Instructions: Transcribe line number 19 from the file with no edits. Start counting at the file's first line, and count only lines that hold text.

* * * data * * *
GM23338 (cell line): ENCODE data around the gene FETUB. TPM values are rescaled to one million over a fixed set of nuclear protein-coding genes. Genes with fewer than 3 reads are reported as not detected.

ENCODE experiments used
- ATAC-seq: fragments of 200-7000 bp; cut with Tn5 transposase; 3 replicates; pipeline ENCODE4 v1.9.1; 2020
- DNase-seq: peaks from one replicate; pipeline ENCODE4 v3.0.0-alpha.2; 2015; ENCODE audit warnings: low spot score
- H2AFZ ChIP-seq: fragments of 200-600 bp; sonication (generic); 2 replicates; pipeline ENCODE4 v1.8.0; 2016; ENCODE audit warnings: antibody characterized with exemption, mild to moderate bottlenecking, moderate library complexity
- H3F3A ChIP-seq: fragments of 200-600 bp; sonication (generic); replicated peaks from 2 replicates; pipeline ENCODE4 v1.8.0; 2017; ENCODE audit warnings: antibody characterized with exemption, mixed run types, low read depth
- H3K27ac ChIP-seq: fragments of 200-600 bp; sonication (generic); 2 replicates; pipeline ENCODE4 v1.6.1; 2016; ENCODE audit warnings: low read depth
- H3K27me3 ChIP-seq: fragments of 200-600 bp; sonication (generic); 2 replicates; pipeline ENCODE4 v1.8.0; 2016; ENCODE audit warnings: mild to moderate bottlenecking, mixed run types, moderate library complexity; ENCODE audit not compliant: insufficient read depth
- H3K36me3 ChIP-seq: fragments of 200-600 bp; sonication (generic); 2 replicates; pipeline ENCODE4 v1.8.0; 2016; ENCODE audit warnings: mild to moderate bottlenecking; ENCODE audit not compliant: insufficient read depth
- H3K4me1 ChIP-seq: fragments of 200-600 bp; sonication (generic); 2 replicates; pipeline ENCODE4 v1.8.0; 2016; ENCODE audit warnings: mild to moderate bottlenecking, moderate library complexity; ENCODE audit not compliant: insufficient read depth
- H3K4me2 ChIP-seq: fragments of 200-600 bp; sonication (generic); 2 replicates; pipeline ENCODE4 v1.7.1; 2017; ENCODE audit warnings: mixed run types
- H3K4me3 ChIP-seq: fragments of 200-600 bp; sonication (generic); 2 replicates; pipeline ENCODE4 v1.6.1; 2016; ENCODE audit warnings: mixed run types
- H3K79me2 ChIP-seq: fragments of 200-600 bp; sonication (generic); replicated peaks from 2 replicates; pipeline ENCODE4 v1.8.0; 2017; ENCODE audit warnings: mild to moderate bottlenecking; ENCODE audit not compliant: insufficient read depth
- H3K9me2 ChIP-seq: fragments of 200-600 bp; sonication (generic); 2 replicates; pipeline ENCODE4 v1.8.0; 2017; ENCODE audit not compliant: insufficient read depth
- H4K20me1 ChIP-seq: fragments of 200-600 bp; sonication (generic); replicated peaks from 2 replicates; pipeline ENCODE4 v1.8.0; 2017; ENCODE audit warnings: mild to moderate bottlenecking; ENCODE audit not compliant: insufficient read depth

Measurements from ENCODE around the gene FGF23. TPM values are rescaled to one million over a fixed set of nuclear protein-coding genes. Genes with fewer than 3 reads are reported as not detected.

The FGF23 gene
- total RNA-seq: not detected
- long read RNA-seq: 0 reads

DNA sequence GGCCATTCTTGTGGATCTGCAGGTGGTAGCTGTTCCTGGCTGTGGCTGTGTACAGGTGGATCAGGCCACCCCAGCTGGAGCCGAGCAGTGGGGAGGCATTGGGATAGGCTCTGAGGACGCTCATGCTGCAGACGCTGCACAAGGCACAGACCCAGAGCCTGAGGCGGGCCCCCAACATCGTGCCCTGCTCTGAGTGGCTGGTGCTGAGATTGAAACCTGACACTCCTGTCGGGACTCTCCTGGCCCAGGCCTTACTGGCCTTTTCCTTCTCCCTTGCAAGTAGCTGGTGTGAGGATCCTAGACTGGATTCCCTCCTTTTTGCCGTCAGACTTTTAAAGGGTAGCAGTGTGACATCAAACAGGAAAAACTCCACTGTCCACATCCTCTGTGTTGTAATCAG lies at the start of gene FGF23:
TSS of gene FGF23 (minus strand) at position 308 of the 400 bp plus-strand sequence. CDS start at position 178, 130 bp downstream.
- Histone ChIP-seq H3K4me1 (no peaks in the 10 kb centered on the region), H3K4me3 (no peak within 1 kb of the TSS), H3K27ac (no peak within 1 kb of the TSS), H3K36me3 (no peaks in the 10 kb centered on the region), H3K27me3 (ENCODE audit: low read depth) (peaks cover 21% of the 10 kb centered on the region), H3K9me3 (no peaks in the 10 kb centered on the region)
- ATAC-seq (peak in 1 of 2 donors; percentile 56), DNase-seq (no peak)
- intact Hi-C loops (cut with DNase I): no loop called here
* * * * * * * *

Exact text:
- long read RNA-seq: 0 reads